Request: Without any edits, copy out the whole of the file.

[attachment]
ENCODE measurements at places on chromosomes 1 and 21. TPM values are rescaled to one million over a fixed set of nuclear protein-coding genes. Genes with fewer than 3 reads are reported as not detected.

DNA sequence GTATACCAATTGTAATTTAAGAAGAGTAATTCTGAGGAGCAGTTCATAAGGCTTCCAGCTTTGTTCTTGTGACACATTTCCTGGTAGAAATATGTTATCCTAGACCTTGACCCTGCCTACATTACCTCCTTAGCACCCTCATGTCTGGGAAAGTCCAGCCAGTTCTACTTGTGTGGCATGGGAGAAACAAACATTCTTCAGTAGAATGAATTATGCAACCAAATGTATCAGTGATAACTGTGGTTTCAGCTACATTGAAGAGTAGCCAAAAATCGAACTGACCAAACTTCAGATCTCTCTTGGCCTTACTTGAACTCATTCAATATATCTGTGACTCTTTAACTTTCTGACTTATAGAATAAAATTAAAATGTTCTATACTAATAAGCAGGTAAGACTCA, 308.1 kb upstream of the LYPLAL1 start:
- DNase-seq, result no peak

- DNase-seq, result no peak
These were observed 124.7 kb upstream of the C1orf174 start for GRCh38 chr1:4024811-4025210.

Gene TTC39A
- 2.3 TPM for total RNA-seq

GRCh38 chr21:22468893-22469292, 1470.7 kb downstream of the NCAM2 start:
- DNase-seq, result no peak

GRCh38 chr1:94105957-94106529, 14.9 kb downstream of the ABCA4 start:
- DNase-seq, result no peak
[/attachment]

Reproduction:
ENCODE measurements at places on chromosomes 1 and 21. TPM values are rescaled to one million over a fixed set of nuclear protein-coding genes. Genes with fewer than 3 reads are reported as not detected.

DNA sequence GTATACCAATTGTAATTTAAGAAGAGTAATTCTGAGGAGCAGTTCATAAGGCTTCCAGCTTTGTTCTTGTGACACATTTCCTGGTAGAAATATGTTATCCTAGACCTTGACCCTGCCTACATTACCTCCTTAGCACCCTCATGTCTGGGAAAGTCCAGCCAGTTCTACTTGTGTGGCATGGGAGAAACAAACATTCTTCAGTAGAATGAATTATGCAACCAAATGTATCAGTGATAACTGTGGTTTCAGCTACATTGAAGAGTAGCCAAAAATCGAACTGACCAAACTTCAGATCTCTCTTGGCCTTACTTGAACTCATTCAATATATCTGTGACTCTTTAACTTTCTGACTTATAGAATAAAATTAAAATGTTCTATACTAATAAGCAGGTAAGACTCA, 308.1 kb upstream of the LYPLAL1 start:
- DNase-seq, result no peak

- DNase-seq, result no peak
These were observed 124.7 kb upstream of the C1orf174 start for GRCh38 chr1:4024811-4025210.

Gene TTC39A
- 2.3 TPM for total RNA-seq

GRCh38 chr21:22468893-22469292, 1470.7 kb downstream of the NCAM2 start:
- DNase-seq, result no peak

GRCh38 chr1:94105957-94106529, 14.9 kb downstream of the ABCA4 start:
- DNase-seq, result no peak